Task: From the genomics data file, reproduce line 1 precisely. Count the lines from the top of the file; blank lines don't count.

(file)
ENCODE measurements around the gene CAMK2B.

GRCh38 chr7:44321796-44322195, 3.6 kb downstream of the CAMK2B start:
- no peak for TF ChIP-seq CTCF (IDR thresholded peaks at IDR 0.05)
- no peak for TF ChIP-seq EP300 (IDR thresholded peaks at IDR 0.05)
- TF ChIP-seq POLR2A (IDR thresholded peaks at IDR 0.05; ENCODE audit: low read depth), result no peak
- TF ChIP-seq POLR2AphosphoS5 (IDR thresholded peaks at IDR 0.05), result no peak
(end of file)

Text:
ENCODE measurements around the gene CAMK2B.